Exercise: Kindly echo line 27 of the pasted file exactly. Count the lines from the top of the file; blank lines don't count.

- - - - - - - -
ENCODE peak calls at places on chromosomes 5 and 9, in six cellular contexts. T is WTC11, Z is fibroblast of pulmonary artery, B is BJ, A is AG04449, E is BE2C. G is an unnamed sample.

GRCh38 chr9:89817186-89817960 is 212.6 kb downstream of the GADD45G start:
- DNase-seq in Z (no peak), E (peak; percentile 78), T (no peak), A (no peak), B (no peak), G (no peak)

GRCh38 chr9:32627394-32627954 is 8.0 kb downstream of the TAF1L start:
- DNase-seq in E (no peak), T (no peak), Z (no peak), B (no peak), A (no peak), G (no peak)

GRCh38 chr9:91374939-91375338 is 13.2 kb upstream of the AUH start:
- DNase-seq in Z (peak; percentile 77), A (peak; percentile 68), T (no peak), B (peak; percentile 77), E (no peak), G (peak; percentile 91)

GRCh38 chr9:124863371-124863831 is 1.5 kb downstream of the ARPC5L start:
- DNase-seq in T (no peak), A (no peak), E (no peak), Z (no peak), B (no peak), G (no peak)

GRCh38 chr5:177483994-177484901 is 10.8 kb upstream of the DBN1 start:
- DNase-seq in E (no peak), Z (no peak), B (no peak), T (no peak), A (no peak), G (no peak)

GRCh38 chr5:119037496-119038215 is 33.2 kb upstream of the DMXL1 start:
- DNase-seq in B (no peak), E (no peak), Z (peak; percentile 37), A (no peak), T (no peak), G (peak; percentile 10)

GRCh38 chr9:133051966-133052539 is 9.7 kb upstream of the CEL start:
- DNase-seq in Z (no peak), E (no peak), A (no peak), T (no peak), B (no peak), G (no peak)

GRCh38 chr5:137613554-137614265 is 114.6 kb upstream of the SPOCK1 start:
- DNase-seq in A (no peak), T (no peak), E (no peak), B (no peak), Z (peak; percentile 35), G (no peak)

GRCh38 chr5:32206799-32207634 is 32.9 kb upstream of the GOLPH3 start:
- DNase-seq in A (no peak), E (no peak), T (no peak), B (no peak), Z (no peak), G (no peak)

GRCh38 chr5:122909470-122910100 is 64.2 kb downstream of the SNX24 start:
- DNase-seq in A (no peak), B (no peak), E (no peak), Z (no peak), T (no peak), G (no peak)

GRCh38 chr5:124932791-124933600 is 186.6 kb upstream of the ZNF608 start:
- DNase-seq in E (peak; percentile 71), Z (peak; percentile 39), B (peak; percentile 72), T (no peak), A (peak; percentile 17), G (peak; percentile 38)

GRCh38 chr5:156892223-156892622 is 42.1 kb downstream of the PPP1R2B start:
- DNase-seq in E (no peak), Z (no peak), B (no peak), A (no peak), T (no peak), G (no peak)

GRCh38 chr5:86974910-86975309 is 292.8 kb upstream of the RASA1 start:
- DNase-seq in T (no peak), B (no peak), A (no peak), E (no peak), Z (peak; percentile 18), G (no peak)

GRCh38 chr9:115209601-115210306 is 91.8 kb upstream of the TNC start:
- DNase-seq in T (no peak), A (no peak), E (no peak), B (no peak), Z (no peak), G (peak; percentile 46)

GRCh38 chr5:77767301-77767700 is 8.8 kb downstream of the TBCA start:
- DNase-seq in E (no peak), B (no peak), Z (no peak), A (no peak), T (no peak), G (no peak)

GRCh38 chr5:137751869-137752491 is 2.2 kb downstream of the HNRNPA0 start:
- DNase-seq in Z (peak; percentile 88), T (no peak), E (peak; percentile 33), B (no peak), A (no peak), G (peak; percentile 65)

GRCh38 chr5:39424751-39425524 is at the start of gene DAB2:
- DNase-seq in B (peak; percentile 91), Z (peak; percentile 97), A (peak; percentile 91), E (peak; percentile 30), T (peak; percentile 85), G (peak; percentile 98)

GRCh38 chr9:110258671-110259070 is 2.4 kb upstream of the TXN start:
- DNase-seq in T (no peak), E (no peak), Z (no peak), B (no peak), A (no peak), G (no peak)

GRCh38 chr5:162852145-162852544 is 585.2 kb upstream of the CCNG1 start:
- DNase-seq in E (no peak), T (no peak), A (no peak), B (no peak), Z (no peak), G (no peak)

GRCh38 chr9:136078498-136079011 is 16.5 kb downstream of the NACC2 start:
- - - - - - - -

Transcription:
- DNase-seq in T (no peak), B (no peak), A (no peak), E (no peak), Z (peak; percentile 18), G (no peak)